CCW Report, Vol. 6, No. 1

Time is running out

Mary Wareham
9 April 2018

Download full edition in PDF

Governments are running out of time to prevent the development of weapon systems that would select targets and attack without further human intervention. This year, nations should agree to begin negotiating  new international law on fully autonomous weapons. Any lesser measures will be doomed to failure.

Several autonomous weapon systems with decreasing levels of human control are currently in development and use by high-tech militaries such as the US, China, Israel, South Korea, Russia, and the UK. The concern is that a variety of available sensors and advances in artificial intelligence are making it increasingly practical to design weapons systems that would target and attack without any meaningful human control. If the trend towards autonomy continues, humans may start to fade out of the decision-making loop for certain military actions, perhaps retaining only a limited oversight role, or simply setting broad mission parameters.

 This month marks five years since the launch of our Campaign to Stop Killer Robots, the global coalition of non-governmental organisations working to preemptively ban the development, production, and use of fully autonomous weapons, also known as lethal autonomous weapon systems (LAWs). The campaign fundamentally objects to permitting machines to take human life on the battlefield or in policing, border control, and other circumstances.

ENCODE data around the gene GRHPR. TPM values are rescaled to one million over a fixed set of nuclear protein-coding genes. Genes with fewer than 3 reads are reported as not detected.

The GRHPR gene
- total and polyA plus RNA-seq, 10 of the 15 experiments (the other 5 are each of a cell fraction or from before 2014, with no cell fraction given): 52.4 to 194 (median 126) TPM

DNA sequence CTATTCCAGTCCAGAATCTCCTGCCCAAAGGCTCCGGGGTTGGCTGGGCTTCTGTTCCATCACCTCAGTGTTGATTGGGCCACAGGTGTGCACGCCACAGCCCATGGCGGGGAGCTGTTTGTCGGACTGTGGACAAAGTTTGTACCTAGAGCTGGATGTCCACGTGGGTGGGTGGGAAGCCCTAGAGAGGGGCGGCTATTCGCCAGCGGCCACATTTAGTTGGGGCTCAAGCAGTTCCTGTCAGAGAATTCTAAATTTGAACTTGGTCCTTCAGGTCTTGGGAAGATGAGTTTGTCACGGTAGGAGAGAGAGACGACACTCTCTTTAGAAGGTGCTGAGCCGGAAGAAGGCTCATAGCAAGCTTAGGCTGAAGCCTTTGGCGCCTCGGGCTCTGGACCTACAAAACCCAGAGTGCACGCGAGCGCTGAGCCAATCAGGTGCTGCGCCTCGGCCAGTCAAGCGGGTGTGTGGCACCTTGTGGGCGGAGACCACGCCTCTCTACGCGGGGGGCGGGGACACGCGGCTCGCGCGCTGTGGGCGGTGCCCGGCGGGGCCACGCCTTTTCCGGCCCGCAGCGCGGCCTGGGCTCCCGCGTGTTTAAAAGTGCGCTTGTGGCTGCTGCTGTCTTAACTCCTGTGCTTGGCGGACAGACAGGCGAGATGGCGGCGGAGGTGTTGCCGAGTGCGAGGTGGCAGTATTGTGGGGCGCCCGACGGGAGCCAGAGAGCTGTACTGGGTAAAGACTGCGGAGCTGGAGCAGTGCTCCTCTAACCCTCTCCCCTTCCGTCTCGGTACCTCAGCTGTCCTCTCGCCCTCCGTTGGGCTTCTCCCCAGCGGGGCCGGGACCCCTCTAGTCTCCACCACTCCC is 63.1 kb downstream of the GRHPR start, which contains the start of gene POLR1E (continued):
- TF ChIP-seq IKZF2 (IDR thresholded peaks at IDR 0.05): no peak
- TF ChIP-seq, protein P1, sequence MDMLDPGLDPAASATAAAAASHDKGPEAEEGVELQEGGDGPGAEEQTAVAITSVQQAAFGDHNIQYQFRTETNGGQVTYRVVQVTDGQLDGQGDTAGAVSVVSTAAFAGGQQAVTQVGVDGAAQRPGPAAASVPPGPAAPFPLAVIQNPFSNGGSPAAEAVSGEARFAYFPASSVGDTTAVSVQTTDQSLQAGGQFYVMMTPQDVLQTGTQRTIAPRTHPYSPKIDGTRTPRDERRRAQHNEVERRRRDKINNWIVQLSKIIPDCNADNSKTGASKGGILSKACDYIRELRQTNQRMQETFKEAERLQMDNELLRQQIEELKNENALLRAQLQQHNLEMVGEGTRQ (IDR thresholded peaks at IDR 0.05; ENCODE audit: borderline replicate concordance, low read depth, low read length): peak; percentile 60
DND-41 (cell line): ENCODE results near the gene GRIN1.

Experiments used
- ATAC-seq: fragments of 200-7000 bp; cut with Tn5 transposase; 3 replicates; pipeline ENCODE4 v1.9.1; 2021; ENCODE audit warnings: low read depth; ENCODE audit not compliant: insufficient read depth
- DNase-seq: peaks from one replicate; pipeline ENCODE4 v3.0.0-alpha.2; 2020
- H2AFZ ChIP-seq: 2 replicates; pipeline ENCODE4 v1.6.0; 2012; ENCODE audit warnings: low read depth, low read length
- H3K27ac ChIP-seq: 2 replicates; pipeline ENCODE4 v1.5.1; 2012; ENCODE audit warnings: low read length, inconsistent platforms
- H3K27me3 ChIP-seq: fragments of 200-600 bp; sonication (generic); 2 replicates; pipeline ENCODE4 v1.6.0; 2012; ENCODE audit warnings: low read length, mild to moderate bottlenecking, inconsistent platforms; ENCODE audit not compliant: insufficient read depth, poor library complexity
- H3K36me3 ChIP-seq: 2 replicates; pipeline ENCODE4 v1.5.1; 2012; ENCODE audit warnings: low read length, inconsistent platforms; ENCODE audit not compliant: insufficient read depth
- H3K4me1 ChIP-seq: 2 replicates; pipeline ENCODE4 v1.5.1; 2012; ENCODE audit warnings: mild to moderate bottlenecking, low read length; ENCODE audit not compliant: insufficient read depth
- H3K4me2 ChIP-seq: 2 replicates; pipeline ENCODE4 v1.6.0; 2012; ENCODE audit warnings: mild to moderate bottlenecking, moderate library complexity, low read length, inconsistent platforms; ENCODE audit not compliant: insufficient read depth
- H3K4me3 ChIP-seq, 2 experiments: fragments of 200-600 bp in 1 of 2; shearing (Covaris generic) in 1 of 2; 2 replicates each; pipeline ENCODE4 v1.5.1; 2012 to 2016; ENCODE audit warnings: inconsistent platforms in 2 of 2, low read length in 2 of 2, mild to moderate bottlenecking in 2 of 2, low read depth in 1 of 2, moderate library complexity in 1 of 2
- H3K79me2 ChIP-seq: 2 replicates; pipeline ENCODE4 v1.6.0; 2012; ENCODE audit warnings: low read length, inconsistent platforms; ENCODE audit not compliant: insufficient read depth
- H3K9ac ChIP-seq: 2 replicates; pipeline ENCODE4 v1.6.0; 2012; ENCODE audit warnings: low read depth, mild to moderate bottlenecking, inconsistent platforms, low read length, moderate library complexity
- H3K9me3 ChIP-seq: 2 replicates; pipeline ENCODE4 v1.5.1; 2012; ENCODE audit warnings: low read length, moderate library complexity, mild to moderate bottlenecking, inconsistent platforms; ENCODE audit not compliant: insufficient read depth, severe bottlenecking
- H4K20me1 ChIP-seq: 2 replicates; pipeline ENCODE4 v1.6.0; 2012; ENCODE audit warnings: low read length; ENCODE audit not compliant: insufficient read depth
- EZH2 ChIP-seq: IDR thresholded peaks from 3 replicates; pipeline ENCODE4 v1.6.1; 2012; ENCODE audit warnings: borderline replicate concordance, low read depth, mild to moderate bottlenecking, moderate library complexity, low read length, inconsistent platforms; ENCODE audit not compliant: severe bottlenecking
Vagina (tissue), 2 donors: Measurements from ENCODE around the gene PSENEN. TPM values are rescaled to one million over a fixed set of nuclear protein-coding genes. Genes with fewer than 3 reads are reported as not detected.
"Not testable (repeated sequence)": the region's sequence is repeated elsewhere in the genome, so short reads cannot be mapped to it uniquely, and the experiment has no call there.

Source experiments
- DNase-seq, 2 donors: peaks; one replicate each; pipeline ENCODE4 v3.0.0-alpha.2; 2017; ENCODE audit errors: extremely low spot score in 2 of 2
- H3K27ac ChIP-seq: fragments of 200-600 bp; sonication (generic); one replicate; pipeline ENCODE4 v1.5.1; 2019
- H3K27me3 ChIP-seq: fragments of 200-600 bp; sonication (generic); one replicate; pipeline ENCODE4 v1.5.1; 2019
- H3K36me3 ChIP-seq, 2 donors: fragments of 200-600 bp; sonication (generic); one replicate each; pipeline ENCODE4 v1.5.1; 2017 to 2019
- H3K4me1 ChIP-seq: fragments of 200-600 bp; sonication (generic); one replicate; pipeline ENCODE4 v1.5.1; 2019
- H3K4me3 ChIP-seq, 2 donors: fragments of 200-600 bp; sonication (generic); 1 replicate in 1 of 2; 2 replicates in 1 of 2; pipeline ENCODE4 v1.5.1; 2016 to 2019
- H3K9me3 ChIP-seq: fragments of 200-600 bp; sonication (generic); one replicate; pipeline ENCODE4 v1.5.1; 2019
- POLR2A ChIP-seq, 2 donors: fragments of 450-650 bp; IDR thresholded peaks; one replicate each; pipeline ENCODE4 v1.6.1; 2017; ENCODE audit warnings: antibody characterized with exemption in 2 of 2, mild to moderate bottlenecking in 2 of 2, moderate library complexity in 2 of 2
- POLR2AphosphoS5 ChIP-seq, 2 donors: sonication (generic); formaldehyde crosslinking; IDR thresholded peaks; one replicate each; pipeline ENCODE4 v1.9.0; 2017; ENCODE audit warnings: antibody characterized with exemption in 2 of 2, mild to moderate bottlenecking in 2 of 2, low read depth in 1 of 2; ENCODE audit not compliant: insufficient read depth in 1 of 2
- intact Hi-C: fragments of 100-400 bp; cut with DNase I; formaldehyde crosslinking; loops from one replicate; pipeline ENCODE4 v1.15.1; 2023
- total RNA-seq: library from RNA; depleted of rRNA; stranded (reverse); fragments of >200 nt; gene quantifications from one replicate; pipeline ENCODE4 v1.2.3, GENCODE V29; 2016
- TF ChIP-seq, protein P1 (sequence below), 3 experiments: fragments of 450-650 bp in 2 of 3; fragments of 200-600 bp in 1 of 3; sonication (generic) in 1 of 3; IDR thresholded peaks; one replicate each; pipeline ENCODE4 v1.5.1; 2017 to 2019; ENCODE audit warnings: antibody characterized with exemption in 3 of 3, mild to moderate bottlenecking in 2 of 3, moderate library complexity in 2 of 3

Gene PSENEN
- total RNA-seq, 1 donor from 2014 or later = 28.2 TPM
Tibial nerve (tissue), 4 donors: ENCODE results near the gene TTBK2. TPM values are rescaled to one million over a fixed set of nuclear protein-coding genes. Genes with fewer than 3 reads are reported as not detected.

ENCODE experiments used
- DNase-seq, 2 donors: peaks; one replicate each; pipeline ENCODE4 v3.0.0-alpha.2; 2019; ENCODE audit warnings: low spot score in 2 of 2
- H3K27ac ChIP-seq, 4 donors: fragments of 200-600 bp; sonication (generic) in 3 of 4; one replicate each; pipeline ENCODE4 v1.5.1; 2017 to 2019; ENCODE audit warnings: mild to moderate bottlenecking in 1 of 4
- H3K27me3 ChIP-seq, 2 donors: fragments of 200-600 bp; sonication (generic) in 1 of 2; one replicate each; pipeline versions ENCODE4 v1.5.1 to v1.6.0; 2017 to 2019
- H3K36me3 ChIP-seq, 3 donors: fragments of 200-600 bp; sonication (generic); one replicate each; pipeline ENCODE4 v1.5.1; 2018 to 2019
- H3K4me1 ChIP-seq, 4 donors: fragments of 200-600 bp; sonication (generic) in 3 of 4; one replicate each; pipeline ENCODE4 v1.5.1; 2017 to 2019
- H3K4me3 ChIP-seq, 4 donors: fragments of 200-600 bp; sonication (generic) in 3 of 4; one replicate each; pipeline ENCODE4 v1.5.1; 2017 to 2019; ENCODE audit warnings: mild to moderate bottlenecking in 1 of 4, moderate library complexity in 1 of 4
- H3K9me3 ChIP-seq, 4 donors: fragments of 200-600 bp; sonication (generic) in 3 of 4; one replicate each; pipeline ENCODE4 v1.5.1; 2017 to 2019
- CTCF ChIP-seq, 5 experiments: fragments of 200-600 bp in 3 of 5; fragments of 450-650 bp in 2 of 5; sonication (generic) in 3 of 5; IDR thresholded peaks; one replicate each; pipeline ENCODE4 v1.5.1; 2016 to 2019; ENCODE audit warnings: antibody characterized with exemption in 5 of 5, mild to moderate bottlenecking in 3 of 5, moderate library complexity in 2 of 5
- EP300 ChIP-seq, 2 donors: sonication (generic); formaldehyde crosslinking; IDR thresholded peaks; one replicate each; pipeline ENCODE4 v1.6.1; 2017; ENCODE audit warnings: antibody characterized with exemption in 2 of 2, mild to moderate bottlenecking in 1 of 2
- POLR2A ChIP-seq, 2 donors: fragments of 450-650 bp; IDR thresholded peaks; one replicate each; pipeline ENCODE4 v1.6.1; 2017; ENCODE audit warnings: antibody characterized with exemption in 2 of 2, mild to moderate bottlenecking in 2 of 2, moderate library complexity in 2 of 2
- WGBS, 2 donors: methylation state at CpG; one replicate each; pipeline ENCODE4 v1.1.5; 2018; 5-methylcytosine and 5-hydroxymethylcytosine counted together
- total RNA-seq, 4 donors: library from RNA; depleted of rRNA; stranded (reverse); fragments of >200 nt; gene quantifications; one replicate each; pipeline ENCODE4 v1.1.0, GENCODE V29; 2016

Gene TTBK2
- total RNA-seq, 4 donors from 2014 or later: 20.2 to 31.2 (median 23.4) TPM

April also marks the fifth time since May 2014 that countries have convened at the Convention on Conventional Weapons (CCW) to discuss lethal autonomous weapon systems. At the last meeting in November 2017, many states expressed their strong desire to begin negotiating new international law. Almost all states have agreed with the need to retain some form of human control over future weapon systems and several say they have “no plans” to acquire or develop fully autonomous weapons. To date, 22 countries have unequivocally called for a ban on fully autonomous weapons and we hope to hear more expressions of support for the ban objective this week.

In a Briefing Note prepared for this week’s CCW meeting, the Campaign urges states to identify the relevant “touchpoints” of human/machine interaction in weapons systems and explain how control is applied over existing weapon systems, especially those with certain autonomous or automatic functions. States should be explicit in stating that meaningful human control is required over individual attacks and that weapon systems that operate without such human control should be prohibited.

While the exact wording of legal definitions would be finalised during negotiations as required, the Campaign also encourages states to elaborate the key characteristics for a working definition of lethal autonomous weapon systems—based on them being systems operating without meaningful human control in the “critical functions” of identifying, selecting, and applying force to targets.

The Campaign to Stop Killer Robots is calling on states to conclude by 2020 a legally binding instrument prohibiting fully autonomous weapon systems. Other diplomatic options should be explored if the CCW is not up to this task. It also encourages states to swiftly adopt national legislation banning fully autonomous weapon systems.